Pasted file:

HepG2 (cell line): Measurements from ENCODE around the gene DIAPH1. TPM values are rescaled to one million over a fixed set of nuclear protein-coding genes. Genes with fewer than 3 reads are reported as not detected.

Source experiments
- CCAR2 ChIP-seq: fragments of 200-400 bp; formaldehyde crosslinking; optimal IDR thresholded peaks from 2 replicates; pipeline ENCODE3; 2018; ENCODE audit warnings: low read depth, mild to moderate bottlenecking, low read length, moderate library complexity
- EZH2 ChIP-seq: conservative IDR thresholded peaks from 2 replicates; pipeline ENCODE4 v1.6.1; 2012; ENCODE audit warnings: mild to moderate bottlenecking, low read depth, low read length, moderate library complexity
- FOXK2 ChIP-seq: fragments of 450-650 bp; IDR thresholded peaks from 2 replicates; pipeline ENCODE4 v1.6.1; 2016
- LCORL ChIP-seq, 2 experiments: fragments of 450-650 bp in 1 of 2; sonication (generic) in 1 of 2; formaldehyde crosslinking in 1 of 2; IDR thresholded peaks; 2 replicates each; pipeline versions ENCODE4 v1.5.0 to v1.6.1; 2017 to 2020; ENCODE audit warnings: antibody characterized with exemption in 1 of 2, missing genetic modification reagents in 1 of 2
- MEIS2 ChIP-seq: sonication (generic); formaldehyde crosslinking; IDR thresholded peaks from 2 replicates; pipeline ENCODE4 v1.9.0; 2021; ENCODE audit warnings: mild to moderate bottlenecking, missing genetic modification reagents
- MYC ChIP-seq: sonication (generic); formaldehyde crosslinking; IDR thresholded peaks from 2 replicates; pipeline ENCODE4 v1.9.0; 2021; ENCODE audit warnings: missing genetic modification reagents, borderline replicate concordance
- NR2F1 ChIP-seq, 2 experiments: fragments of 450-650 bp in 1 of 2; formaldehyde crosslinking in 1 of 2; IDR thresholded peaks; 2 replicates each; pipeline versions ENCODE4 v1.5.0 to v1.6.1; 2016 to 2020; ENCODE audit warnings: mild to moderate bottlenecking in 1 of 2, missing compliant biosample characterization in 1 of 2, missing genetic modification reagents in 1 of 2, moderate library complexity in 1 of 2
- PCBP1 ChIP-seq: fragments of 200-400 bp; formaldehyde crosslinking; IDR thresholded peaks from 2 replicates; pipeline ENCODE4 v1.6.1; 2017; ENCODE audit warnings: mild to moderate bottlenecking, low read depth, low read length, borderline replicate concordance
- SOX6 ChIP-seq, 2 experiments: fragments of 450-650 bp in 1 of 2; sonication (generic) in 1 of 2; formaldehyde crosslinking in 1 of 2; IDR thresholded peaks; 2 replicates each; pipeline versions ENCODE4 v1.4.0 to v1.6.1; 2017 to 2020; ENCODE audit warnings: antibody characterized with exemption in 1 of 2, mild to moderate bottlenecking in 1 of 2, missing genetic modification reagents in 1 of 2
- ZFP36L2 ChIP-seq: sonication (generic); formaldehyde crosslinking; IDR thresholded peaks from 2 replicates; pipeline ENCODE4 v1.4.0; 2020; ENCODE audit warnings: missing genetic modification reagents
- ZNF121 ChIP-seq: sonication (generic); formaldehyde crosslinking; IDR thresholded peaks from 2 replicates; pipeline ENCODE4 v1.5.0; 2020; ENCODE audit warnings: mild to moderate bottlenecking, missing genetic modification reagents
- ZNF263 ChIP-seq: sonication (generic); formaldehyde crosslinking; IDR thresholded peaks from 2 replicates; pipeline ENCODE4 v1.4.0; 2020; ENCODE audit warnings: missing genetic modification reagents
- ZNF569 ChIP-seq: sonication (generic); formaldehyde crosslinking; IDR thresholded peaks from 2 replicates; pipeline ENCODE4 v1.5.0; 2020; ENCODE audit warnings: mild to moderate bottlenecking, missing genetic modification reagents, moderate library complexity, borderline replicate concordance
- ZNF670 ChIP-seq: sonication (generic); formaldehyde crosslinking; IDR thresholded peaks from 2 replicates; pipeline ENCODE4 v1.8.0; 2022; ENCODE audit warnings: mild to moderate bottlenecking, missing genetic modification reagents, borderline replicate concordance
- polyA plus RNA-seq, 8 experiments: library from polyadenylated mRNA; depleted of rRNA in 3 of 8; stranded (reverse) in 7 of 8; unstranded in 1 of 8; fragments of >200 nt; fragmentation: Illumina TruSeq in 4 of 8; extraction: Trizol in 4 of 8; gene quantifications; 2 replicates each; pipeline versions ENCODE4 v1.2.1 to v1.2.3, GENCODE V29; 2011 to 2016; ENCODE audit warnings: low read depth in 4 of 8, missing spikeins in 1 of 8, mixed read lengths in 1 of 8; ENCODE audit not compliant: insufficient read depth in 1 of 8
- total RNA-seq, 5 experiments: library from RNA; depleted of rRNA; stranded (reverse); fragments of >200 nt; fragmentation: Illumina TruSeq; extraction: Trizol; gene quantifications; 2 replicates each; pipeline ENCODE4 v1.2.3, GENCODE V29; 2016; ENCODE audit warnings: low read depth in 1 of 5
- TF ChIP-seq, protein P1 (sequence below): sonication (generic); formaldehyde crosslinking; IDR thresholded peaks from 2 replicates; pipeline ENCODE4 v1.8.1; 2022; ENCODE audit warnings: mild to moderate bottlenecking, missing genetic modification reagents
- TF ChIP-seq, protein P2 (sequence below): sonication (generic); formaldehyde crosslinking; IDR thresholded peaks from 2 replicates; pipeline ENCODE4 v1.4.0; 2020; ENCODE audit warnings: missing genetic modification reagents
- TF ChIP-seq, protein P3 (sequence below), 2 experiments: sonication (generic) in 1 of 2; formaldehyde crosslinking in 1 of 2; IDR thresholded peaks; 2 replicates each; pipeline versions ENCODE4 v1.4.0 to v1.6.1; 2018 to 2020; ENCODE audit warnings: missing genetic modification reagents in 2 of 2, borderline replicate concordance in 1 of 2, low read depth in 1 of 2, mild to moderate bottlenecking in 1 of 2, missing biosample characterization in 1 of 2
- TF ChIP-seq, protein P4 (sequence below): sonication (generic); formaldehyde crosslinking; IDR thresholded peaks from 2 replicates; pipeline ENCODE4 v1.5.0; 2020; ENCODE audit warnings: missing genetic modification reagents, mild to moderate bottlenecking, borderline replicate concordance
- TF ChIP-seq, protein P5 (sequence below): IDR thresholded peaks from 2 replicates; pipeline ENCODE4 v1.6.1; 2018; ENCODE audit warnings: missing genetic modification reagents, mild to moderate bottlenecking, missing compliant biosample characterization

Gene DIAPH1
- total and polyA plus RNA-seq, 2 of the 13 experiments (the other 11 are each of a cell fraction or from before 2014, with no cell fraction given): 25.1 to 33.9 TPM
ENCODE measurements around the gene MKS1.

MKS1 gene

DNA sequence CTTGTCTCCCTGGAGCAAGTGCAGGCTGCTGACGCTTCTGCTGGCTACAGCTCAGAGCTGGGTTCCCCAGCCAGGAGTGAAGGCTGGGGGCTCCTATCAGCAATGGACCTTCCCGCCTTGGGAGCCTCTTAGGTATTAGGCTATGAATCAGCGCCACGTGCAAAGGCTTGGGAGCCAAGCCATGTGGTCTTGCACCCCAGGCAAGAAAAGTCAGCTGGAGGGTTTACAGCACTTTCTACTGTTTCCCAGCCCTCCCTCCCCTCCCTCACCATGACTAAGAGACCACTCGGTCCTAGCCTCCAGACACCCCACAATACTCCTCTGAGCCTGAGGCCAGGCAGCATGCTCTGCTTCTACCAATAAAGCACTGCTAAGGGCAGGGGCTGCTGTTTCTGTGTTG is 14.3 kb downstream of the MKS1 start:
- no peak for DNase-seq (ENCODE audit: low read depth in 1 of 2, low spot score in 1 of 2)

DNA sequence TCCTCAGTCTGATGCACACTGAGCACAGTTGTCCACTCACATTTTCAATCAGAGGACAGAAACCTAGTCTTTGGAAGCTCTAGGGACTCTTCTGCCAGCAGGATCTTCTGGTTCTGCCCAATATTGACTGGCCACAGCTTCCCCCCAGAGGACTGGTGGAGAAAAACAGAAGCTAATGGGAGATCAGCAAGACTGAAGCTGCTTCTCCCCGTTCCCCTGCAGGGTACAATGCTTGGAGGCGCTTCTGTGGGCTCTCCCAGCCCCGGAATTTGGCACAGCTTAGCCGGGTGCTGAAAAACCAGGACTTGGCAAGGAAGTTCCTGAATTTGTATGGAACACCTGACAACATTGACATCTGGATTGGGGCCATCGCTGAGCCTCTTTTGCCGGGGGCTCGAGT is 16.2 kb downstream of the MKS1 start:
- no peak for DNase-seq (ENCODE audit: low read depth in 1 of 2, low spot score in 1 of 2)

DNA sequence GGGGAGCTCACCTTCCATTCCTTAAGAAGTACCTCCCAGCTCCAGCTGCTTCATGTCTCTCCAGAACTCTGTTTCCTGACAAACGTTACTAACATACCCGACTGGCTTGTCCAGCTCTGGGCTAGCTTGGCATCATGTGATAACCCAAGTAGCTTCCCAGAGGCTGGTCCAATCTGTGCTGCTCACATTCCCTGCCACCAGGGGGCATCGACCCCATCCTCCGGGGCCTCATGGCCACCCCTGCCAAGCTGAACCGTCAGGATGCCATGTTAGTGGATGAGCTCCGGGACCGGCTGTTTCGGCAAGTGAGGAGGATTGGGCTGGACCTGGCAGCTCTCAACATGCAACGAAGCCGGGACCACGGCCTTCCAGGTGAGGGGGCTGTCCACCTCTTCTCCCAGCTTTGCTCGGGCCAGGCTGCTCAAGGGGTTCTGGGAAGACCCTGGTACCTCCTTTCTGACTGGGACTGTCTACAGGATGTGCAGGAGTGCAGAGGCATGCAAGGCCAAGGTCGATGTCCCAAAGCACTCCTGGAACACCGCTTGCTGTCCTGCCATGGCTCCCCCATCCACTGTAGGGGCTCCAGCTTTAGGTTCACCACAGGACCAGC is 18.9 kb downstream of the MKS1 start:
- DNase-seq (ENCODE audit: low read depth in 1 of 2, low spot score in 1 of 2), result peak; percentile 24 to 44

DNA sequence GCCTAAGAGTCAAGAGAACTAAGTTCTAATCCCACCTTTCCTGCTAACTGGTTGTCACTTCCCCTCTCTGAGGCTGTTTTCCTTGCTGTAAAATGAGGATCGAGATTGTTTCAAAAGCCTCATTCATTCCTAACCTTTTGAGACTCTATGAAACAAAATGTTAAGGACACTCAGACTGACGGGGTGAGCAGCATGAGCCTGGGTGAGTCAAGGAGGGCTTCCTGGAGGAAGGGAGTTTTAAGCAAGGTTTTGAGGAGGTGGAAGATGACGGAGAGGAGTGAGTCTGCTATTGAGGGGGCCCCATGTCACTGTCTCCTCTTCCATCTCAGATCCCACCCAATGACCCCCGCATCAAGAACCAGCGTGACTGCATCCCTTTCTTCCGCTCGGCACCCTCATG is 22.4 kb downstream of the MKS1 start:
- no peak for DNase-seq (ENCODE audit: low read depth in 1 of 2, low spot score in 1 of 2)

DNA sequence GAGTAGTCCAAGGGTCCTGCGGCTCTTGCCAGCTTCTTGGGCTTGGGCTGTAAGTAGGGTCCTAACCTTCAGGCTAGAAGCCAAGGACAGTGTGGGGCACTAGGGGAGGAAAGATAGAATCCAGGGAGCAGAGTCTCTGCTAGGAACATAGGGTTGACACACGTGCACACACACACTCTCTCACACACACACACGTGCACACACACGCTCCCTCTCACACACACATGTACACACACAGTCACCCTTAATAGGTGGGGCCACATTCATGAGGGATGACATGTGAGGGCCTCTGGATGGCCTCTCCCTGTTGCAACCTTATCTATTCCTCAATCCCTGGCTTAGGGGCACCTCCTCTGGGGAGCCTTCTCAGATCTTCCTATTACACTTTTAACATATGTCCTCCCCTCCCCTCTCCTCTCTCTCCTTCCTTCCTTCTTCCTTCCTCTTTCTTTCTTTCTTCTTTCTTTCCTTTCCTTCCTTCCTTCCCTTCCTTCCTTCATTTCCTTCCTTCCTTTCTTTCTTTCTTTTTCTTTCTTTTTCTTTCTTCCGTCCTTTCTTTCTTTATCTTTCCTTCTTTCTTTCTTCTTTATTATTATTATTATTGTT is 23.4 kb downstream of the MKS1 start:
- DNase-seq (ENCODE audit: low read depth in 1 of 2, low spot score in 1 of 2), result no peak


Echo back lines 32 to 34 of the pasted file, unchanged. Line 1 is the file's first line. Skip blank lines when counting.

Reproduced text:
DNA sequence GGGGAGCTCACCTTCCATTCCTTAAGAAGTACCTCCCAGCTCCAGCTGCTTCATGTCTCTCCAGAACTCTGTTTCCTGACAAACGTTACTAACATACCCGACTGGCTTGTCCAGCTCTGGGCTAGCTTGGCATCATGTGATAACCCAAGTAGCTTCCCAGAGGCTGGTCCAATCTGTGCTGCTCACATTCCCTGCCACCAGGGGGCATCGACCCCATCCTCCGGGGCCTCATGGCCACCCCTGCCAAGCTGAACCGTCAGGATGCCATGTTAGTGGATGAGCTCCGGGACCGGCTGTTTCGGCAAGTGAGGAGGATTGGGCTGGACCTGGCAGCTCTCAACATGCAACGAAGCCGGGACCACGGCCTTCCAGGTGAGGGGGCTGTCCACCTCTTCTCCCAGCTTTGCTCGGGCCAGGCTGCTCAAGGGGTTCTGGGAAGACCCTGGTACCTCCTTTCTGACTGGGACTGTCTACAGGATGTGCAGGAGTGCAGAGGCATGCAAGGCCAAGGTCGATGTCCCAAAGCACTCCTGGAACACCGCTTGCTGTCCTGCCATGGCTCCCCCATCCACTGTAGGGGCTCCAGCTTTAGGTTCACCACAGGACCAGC is 18.9 kb downstream of the MKS1 start:
- DNase-seq (ENCODE audit: low read depth in 1 of 2, low spot score in 1 of 2), result peak; percentile 24 to 44

DNA sequence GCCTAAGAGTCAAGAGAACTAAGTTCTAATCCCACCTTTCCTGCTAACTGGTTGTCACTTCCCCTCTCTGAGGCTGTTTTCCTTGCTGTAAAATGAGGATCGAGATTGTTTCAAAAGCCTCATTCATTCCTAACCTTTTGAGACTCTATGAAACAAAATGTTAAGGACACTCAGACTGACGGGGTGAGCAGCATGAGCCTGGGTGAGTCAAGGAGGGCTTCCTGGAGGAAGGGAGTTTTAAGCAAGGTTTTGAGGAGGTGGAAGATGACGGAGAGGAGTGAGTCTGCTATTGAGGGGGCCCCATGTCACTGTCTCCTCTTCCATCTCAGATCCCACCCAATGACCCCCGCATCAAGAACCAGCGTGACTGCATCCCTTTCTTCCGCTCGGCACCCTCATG is 22.4 kb downstream of the MKS1 start: